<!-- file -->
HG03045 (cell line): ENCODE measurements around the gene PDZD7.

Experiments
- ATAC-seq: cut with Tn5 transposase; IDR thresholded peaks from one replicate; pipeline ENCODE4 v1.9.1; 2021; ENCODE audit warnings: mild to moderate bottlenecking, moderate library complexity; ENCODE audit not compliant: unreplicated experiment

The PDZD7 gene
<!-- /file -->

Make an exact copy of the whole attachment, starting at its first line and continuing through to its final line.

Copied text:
HG03045 (cell line): ENCODE measurements around the gene PDZD7.

Experiments
- ATAC-seq: cut with Tn5 transposase; IDR thresholded peaks from one replicate; pipeline ENCODE4 v1.9.1; 2021; ENCODE audit warnings: mild to moderate bottlenecking, moderate library complexity; ENCODE audit not compliant: unreplicated experiment

The PDZD7 gene